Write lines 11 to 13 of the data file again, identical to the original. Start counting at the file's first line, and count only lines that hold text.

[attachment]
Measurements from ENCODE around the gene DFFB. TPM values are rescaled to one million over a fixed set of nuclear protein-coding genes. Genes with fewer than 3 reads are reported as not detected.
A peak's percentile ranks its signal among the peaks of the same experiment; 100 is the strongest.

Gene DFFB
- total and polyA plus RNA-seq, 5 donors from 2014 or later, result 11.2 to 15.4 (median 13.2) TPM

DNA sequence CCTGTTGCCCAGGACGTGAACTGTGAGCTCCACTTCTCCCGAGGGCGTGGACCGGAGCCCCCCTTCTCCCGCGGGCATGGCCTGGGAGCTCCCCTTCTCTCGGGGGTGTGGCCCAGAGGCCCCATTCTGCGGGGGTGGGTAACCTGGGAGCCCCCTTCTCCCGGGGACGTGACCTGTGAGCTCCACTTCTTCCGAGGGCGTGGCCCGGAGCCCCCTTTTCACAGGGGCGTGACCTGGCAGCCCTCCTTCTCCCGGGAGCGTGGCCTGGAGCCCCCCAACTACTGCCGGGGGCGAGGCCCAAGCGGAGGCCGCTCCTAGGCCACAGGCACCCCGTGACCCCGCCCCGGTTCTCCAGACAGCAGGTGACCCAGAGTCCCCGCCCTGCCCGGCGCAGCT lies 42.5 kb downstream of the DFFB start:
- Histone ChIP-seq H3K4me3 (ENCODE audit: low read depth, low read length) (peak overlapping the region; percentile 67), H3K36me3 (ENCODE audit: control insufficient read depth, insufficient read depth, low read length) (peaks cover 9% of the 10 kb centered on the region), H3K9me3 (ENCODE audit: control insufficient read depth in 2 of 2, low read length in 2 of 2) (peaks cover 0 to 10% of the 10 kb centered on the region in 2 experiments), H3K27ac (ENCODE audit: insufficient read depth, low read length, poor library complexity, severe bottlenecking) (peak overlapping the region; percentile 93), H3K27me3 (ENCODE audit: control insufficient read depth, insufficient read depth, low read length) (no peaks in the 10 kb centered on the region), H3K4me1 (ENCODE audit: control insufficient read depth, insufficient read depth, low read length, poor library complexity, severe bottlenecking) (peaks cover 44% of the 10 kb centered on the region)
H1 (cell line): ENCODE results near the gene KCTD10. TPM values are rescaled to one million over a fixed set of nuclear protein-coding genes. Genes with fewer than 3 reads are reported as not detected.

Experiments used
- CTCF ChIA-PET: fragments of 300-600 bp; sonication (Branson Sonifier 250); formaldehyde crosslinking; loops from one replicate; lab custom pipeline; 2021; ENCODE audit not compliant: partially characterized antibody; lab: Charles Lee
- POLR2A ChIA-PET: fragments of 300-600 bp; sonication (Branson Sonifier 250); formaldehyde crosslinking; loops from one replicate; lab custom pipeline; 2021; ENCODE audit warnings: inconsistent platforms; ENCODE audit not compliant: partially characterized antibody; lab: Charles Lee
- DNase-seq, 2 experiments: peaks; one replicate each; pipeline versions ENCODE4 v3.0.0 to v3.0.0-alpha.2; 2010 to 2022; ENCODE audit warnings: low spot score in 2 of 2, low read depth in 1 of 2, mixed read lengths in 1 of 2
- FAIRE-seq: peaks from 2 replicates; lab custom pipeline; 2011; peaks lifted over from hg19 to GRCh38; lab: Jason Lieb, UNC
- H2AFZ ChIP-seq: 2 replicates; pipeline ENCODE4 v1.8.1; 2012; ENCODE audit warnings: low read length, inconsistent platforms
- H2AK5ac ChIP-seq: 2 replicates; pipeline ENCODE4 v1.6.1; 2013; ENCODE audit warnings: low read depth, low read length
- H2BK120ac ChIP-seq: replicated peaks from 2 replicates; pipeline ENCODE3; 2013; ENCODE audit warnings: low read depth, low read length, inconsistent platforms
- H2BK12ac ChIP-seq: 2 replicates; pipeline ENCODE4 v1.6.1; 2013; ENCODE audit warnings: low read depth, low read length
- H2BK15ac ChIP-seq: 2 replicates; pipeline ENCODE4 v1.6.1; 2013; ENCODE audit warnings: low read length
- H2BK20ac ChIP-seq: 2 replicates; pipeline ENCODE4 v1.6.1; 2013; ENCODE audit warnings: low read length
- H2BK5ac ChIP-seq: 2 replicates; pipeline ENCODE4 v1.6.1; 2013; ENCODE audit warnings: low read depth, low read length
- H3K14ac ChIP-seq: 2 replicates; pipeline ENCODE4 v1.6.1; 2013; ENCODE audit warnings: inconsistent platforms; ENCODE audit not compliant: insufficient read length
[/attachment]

- DNase-seq, 2 experiments: peaks; one replicate each; pipeline versions ENCODE4 v3.0.0 to v3.0.0-alpha.2; 2010 to 2022; ENCODE audit warnings: low spot score in 2 of 2, low read depth in 1 of 2, mixed read lengths in 1 of 2
- FAIRE-seq: peaks from 2 replicates; lab custom pipeline; 2011; peaks lifted over from hg19 to GRCh38; lab: Jason Lieb, UNC
- H2AFZ ChIP-seq: 2 replicates; pipeline ENCODE4 v1.8.1; 2012; ENCODE audit warnings: low read length, inconsistent platforms